Ceramic set to play key role in Africa’s development
The Nigerian consultant Eguakhide Patrick Oaikhinan provides a picture of the current situation of the local industry.
Nigeria is the most populous nation and second largest economy in Africa, and with a GDP of over US $380 billion it is West Africa’s unrivalled economic powerhouse.
The policy review conducted in 2015-2016, the Naira devaluation and the Economic Recovery and Growth Plan (ERGP) launched in early 2017 are helping to unlock the country’s large economic potential by supporting local manufacturers, diversifying the economy and making the country less reliant on oil revenues. This has resulted in an influx of investment in the manufacturing sector, including the ceramic tile business which began its development in 2011.
With a production that reached 114 million sq.m in 2018, Nigeria is now the second largest tile producer in Africa after Egypt.
There are a total of 8 companies in operation in the country, all created with foreign direct investments: 6 are financed entirely by Chinese capital and the other 2 with the support of Indian investors. One of these is West African Ceramics (Royal Ceramics), one of the first to be established in the country back in 1996 and with a product range that also includes glazed roof tiles and tile fixing adhesives.
With the start-up of factories in Nigeria, China has gradually reduced its exports to the country (from 74 million sq.m in 2014 to just 5 million sq.m in 2018), volumes that in the past satisfied almost the entire national consumption. To support the local industry, the Nigerian government has also imposed import duties of up to 40%.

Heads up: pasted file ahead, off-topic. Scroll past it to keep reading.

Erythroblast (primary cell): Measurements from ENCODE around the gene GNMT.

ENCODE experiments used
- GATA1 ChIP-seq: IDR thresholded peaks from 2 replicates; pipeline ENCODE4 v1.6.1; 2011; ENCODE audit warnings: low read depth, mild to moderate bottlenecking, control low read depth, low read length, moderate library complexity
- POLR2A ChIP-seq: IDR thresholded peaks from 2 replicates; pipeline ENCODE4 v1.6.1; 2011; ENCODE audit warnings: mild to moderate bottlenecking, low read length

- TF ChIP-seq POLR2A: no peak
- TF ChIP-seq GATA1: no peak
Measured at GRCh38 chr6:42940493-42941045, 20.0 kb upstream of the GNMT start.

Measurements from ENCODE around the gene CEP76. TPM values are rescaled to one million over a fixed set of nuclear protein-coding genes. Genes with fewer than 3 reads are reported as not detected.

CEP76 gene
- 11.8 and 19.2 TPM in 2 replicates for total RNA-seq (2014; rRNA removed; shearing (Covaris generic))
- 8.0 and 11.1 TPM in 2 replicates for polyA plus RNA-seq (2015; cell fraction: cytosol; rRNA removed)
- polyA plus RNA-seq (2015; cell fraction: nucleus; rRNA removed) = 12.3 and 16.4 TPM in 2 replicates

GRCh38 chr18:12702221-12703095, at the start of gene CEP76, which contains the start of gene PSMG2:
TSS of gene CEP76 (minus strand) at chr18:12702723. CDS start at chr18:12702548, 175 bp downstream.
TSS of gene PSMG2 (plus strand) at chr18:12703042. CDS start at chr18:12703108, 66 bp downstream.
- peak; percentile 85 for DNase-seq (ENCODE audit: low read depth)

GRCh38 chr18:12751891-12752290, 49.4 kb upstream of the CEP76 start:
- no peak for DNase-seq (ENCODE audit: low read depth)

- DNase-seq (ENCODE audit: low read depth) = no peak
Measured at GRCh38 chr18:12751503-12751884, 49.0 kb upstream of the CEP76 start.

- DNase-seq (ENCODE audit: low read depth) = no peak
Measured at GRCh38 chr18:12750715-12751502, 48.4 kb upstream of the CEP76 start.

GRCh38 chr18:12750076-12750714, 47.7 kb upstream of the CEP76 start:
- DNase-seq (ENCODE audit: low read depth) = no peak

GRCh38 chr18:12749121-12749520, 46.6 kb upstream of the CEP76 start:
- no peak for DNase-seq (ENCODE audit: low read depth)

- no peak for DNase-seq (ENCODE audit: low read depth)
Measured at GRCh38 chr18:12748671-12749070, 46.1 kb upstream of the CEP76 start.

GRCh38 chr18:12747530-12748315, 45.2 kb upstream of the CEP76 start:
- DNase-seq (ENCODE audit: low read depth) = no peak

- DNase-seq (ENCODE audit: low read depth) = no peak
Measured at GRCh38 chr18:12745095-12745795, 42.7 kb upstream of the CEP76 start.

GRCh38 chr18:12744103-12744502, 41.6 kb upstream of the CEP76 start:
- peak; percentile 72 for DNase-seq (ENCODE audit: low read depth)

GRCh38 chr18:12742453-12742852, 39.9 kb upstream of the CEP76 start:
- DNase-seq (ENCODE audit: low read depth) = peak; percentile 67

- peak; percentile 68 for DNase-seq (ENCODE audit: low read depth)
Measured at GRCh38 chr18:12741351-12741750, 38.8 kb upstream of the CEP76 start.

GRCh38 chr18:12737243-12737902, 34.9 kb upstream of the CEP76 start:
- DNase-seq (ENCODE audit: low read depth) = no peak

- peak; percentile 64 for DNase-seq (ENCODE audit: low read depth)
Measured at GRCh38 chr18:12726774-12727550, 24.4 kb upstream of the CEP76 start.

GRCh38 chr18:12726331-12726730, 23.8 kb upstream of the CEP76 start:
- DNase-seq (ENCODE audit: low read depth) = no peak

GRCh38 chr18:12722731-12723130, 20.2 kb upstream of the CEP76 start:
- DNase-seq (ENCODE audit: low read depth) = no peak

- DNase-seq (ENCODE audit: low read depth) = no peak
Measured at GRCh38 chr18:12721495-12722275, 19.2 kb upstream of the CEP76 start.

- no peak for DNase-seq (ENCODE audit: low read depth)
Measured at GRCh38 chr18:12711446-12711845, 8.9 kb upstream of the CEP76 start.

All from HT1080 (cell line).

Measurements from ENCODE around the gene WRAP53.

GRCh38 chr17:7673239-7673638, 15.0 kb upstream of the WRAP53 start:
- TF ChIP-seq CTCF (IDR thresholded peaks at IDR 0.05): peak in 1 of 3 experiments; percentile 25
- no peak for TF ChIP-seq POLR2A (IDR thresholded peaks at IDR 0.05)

The rapid development of the tile industry is closely linked to the growth of construction. Building is the Nigerian economy’s second fastest growing sector, driven by rapid population growth (from 122 million people in 2000 to more than 190 million in 2017).
Nigeria has a housing deficit of 17 million units, which according to World Bank estimates would require about US $22 billion to fund. In practice, Nigeria needs to produce about 850,000 housing units annually for the next 20 years at an average cost of around US $25,750 per housing unit. Housing and infrastructure are therefore amongst the Abuja government’s top priorities, supported by organisations such as Shelter Afrique, World Bank and FMBN. For example, the government is launching a new mass housing programme to enable low-income segments of the population to purchase a property at an average price of between US $10,000 and US $15,000. A prototype of this kind of housing was drawn up and presented by West African Ceramics. The project is not only of interest to the whole of Nigeria but may also be extended to the Economic Community of West Africa (ECOWAS) as many neighbouring countries are also dependent on the richer Nigeria and are all investing significantly in residential building programmes. The benefits for the ceramic tile industry are obvious.
With a market of this size and major efforts to promote development and job creation, the Nigerian ceramic industry has enormous growth potential, especially outside the tile sector which in practice is the only area so far to have attracted investments. In the sanitaryware sector there is only one company operating anywhere in the country, CDK Integrated Industries, which along with 4 million sq.m/year of floor and wall tiles also produces 500,000 pieces of sanitaryware. There is little or no production of porcelain or bone china tableware, bricks or refractories, materials that all have to be imported to meet domestic demand.
Now well-established as the most attractive destination in West Africa for new foreign investment, Nigeria may in the future become the hub of ceramic development in the region. It benefits from huge deposits of ceramic raw materials (including ball clay, kaolin, feldspar, quartz, silica, magnesia, bauxite, silicon oxide and graphite), as well as natural gas. At the same time, there are a number of issues obstructing the development of a modern ceramic industry, particularly the high barriers to entry of a capital-intensive sector, as well as the infrastructural deficit and the need to train skilled labour.